I heard it again yesterday when I dropped off Ashley at school. I made a quick joke, that years ago would have had her in hysterics, but now… she just looks at me expressionless and says those words that I hear so frequently, “Dad, you aren’t funny.”
Is this true? What ever happened to my little Daddy’s Girl that used to laugh at every joke I ever said… even the lame ones? Did I lose the funny-gene somewhere after age 40? Around my own kids I feel like Bruno Kirby’s pathetic character in the movie, Good Morning Vietnam, who couldn’t face the fact that he wasn’t funny, and simply responded, “Sir, in my heart, I know I’m funny.”
As a guy who speaks for a living, it’s difficult when your toughest audience is your youngest daughter. I have no problem getting a whole sanctuary full of adults laughing, and whole campgrounds full of teenagers rolling on the floor. But Ashley now? I might get a chuckle one in five jokes.
At what point do parents cease being funny and cool?
In my house, it hit when my kids reached about 8th grade and it lasted well into their sophomore year. With my two oldest, Alec and Alyssa, they returned from “the darkness” (that’s what we call it in my house—the time when teenagers are just emotional, whiny brats that no one can please, no matter what you do) after just a couple years. But oooooooooh… those were grim years! I remember my little Ashley, back then, observing her older siblings’ antics and saying, “Dad, I’m not going to be like that, am I?”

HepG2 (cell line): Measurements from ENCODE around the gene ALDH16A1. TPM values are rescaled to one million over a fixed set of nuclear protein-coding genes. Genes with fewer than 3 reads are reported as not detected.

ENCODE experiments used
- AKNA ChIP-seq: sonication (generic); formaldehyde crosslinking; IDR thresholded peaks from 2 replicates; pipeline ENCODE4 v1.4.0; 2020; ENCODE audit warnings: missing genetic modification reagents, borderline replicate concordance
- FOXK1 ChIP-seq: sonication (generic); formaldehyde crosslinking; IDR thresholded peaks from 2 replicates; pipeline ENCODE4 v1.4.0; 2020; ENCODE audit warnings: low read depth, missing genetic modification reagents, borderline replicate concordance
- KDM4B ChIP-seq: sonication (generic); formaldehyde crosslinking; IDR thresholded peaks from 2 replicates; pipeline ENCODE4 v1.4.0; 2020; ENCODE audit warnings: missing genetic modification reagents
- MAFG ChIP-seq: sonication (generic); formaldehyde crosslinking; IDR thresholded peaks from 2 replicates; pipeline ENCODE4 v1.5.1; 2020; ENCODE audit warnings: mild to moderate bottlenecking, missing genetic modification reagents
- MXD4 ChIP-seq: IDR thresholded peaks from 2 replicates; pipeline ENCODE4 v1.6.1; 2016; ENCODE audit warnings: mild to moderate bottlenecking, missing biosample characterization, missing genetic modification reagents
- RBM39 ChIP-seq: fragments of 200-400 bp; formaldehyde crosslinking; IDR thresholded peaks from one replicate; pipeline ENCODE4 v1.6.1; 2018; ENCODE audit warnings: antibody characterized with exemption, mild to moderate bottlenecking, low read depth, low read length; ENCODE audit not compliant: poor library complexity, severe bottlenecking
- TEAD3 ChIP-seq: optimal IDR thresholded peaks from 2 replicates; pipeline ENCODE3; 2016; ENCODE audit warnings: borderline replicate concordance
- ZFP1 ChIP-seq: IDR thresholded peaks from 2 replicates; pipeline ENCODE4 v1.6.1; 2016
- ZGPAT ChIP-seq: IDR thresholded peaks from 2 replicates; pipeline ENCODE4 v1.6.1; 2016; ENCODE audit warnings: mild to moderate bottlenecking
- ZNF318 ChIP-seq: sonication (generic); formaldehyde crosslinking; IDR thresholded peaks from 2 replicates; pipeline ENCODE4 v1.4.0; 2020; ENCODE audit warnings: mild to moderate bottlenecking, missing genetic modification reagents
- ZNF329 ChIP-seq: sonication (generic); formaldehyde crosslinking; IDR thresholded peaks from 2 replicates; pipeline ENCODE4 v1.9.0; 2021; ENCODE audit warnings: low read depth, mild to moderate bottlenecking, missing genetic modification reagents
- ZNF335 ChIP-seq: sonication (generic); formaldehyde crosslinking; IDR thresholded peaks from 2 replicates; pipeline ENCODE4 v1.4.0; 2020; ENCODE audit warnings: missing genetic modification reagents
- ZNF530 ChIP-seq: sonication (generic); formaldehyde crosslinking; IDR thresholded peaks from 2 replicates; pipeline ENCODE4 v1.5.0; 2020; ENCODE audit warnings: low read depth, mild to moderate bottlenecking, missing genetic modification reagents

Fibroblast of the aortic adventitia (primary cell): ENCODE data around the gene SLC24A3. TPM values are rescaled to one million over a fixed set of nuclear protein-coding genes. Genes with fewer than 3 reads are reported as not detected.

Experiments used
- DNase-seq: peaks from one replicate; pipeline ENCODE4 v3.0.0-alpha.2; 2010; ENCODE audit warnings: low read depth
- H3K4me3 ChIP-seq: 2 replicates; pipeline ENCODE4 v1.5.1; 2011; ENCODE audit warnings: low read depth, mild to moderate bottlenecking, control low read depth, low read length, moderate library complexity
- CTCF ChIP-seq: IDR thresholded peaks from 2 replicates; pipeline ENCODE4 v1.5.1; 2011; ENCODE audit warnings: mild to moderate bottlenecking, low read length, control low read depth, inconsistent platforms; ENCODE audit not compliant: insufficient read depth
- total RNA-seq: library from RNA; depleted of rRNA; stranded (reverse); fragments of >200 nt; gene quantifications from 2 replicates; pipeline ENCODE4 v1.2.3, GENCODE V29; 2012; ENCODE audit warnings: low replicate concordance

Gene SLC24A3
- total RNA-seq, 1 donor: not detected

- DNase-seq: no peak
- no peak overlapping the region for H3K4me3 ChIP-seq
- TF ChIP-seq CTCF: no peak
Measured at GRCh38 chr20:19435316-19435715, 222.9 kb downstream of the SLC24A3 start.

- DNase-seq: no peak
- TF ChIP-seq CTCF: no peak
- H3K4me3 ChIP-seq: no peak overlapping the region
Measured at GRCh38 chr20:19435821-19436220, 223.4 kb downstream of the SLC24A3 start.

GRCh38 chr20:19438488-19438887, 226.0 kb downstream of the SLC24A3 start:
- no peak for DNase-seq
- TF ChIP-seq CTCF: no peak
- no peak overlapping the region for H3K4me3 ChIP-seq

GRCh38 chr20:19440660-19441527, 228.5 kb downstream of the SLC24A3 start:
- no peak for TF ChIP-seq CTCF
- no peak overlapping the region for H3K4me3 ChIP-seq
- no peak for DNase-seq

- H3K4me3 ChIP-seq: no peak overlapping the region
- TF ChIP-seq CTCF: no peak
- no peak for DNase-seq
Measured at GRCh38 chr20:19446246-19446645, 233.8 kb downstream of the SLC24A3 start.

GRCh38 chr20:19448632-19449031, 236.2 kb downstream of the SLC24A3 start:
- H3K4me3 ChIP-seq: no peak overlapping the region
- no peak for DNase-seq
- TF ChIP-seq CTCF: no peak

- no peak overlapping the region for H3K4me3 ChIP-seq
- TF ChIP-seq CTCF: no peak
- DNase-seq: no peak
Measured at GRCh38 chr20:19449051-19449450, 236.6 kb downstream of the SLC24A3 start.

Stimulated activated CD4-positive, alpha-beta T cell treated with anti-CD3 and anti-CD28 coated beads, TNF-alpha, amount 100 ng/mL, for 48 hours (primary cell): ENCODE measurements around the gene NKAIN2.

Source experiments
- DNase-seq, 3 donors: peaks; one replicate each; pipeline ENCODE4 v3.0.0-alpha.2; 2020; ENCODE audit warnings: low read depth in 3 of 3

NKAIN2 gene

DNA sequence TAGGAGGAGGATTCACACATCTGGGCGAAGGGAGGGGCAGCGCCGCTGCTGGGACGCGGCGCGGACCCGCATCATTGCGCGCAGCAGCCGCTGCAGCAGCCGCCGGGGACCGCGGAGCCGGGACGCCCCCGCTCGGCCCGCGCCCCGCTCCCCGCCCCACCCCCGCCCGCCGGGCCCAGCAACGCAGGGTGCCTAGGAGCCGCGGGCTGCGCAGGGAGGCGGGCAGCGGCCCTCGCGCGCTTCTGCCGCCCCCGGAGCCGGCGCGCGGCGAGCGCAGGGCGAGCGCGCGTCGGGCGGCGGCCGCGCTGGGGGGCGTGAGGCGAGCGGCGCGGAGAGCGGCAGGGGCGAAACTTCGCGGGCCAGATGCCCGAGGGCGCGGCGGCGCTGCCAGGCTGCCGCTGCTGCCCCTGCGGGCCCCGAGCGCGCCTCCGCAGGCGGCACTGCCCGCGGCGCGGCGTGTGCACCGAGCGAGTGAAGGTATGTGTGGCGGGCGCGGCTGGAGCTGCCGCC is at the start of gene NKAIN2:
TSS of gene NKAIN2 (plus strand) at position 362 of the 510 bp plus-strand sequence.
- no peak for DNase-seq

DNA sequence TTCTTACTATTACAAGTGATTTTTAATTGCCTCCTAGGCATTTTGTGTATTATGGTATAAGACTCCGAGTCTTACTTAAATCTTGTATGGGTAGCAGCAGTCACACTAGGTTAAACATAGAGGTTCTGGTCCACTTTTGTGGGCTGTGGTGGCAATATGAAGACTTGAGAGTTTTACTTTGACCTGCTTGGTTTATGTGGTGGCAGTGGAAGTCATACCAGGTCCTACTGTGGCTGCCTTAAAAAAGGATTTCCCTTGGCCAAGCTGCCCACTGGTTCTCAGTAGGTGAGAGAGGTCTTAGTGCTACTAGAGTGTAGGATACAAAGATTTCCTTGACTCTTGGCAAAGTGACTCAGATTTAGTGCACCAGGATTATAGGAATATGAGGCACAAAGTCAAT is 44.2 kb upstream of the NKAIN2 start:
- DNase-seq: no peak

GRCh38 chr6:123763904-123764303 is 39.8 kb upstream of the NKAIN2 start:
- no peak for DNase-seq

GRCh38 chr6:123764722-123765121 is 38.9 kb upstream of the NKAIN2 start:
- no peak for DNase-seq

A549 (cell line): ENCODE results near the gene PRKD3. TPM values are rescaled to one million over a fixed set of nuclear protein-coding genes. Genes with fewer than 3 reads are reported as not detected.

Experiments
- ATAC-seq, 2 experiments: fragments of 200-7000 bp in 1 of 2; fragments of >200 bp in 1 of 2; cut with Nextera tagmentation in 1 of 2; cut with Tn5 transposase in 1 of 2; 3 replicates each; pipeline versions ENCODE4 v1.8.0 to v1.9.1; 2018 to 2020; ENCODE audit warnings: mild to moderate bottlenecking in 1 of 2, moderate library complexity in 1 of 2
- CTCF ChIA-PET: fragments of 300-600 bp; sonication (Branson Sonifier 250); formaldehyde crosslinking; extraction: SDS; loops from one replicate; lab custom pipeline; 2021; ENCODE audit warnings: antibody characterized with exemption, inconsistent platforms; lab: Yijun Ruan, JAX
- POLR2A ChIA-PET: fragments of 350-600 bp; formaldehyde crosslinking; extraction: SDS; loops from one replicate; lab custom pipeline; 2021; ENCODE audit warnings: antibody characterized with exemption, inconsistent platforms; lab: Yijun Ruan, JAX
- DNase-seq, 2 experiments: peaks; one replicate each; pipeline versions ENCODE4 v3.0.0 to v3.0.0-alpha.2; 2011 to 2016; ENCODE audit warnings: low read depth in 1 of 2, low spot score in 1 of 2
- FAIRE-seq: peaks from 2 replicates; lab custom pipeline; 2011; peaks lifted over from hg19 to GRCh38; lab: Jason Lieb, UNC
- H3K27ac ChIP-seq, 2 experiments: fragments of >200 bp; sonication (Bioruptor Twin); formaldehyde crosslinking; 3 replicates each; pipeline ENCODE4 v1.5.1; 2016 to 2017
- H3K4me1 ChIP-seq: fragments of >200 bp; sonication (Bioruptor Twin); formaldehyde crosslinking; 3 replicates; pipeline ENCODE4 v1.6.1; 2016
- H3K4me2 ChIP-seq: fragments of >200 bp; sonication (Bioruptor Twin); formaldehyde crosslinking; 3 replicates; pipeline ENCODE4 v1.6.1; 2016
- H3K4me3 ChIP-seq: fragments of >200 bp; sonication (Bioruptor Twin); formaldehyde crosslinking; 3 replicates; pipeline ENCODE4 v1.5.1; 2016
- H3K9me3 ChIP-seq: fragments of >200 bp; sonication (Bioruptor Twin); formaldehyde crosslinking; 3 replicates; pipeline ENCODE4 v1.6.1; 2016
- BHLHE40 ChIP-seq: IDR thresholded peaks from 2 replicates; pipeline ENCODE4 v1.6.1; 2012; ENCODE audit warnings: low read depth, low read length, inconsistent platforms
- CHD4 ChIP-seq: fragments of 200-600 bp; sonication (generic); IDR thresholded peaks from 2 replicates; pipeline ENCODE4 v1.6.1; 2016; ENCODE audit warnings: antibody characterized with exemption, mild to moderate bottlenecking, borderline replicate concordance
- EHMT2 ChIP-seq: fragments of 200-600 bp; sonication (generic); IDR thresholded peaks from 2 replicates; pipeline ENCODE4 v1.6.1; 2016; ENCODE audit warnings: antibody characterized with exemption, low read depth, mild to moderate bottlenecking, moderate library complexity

And I would always plead with her, “No Ashley. Please don’t ever go to the dark side!”
But then it just happened! I heard about it from plenty of my friends and I read it in hundreds of parenting books. “One day your teenagers won’t want you around as much.”
I didn’t believe it. I thought, Not me! This is only something that boring parents experience. I’m fun! I’m funny! (Did I just type that out loud?)
But it happened, literally overnight. One day I just wasn’t funny anymore.
The other morning when I couldn’t get Ashley to laugh, I did the rookie mistake and tried harder. I was reaching deep in the bowels of my humor vault, finally resorting to some good ol’ fart humor. When in doubt, fart humor has always worked with Ashley.
Not even a chuckle.
Silent, but deadly.
In all seriousness, having teenagers of my own has been a learning experience. Each one has been different, but at the same time, they’ve gone through similar stages. Luckily “the dark side,” as we call it in my house, has only lasted about 2 years for each of my kids.
Sigh. Two years of not being funny.
I’m willing to wait. But, “In my heart, I know I’m funny!”
What about you?
Am I alone?
If you’re a parent of teenagers, did this happen to you?
Have you, like me, learned that the best thing to do is, not try?